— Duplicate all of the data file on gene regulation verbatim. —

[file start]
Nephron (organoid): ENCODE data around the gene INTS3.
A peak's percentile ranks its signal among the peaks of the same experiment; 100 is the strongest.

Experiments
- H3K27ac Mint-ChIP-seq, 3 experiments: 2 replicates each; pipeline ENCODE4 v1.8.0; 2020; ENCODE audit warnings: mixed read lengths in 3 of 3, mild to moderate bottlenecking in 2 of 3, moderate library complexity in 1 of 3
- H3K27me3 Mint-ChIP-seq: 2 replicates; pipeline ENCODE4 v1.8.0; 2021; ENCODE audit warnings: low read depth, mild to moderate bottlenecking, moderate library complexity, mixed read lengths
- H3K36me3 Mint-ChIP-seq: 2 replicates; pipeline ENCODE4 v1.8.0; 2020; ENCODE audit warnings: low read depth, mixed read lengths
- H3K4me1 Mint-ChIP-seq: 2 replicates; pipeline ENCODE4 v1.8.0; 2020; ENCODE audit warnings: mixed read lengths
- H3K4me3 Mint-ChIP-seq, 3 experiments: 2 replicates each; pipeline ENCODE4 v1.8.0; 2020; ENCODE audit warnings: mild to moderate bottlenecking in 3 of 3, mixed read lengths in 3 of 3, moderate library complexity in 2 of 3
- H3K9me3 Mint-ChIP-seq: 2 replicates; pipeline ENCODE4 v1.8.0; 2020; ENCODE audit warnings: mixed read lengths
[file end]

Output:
Nephron (organoid): ENCODE data around the gene INTS3.
A peak's percentile ranks its signal among the peaks of the same experiment; 100 is the strongest.

Experiments
- H3K27ac Mint-ChIP-seq, 3 experiments: 2 replicates each; pipeline ENCODE4 v1.8.0; 2020; ENCODE audit warnings: mixed read lengths in 3 of 3, mild to moderate bottlenecking in 2 of 3, moderate library complexity in 1 of 3
- H3K27me3 Mint-ChIP-seq: 2 replicates; pipeline ENCODE4 v1.8.0; 2021; ENCODE audit warnings: low read depth, mild to moderate bottlenecking, moderate library complexity, mixed read lengths
- H3K36me3 Mint-ChIP-seq: 2 replicates; pipeline ENCODE4 v1.8.0; 2020; ENCODE audit warnings: low read depth, mixed read lengths
- H3K4me1 Mint-ChIP-seq: 2 replicates; pipeline ENCODE4 v1.8.0; 2020; ENCODE audit warnings: mixed read lengths
- H3K4me3 Mint-ChIP-seq, 3 experiments: 2 replicates each; pipeline ENCODE4 v1.8.0; 2020; ENCODE audit warnings: mild to moderate bottlenecking in 3 of 3, mixed read lengths in 3 of 3, moderate library complexity in 2 of 3
- H3K9me3 Mint-ChIP-seq: 2 replicates; pipeline ENCODE4 v1.8.0; 2020; ENCODE audit warnings: mixed read lengths